The anger that brought people to the streets was borne of inequality.  The gulf that has emerged between the small group of politically-connected “haves” in Bishkek and the masses of “have nots”, many of whom are recent arrivals to the city’s sprawling migrant districts (novostroiki) has reached colossal proportions in recent years, and it greets the urban dweller at every turn.  But it is poverty, in an absolute sense, as much as inequality that brought people out to demonstrate.  In the last few months, inflation in the cost of basic goods and services; a steep rise in the price of telecommunications, and an overnight doubling in the rate of electricity earlier this year (the latter widely rumoured as facilitating the quick-and-fast privatization of the electricity sector which followed suspiciously soon after) has pushed many families who were struggling to stay above the poverty line back down below it.  For many households the choice this winter has been a simple and stark one of cutting down on heating or cutting down on food.  At the same time, the single primary source of income for many rural and peri-urban families – the remittances sent by family members working in the Russian construction sector – has declined dramatically this year.  Many of those who travelled to Russia in search of work in 2008 or 2009 are “working on empty”.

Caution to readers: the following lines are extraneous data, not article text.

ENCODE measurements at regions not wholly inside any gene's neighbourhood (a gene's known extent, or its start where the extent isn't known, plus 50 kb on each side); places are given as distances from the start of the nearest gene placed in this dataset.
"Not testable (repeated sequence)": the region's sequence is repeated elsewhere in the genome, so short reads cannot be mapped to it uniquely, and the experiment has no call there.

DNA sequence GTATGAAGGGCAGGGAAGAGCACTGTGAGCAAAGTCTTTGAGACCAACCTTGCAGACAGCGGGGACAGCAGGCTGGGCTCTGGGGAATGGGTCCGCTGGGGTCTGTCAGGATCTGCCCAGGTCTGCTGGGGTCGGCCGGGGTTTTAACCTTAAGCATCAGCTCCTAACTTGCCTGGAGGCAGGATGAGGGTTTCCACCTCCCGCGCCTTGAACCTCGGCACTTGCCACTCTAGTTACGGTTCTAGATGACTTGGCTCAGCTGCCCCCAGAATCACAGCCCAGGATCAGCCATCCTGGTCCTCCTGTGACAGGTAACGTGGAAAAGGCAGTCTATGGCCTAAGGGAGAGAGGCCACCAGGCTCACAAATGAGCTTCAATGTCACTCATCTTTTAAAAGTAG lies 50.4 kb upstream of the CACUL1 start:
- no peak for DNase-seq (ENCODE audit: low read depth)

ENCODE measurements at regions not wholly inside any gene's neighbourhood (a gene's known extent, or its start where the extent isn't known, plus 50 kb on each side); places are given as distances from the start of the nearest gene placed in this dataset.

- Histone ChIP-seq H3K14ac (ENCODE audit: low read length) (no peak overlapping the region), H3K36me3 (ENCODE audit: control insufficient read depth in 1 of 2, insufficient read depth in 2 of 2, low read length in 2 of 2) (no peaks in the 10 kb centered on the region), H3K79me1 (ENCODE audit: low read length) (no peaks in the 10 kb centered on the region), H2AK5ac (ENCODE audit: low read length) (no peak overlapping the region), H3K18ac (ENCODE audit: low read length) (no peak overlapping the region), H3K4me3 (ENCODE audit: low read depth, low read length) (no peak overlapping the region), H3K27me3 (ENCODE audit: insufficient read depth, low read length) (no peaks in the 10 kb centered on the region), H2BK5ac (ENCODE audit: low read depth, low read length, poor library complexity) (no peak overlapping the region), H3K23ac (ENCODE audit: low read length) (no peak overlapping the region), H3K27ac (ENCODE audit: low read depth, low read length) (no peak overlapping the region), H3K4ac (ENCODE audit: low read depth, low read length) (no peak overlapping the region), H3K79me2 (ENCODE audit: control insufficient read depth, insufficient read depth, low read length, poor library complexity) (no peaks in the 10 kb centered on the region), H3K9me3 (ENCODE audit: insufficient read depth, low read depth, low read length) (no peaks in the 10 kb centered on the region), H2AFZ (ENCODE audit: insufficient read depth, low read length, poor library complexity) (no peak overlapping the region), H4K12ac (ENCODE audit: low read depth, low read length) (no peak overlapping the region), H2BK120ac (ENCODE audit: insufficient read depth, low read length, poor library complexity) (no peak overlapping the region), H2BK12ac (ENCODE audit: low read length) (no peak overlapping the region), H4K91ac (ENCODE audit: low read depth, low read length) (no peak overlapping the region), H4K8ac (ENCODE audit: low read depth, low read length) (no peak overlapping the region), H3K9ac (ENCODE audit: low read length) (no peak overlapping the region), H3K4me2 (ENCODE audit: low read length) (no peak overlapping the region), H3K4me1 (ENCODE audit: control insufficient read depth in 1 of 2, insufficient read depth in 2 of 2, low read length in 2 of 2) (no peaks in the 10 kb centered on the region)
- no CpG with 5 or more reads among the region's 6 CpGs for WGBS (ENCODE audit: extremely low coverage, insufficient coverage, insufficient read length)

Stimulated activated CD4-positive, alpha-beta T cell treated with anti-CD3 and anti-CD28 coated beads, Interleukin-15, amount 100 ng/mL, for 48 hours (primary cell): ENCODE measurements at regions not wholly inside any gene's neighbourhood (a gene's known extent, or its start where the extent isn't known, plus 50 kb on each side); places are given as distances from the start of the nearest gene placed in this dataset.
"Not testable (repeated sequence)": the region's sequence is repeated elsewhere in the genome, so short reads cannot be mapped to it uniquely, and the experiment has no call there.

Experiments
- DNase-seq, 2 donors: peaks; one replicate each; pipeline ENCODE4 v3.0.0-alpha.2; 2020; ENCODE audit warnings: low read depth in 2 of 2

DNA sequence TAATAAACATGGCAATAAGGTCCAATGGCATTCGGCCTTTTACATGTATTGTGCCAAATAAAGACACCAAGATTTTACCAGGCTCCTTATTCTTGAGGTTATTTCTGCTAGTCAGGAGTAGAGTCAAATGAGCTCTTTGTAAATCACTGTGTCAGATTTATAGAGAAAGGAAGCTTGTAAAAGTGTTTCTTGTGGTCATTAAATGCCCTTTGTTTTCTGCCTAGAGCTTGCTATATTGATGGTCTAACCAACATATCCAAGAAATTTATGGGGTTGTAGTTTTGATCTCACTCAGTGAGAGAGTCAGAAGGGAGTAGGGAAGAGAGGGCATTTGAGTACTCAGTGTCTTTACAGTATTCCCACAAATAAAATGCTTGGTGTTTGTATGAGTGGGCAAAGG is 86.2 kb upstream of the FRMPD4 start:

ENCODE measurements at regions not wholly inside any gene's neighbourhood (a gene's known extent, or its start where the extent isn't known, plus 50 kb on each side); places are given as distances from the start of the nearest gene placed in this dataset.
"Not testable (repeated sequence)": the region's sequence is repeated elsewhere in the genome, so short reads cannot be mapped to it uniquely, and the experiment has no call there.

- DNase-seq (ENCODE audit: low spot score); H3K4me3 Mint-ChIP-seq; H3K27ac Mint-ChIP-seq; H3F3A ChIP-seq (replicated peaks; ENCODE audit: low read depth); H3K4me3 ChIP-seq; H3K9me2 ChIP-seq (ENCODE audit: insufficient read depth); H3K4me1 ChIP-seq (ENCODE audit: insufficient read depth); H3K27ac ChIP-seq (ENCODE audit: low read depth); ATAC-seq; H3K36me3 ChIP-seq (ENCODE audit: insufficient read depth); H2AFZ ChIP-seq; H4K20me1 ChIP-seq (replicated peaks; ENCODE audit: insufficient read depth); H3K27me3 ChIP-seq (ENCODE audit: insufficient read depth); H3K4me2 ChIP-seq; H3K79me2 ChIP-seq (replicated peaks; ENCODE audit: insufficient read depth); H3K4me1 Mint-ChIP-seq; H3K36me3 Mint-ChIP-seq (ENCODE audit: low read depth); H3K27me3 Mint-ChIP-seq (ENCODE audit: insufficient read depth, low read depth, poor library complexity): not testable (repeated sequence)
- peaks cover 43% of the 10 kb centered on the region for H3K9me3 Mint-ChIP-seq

Russia was quick to recognize the interim government of Roza Otunbayeva and various international news outlets have generally reported overall Russian support for the emerging new government. The latest news reports coming out of Russia have been more cautious, however, indicating some skepticism from Moscow.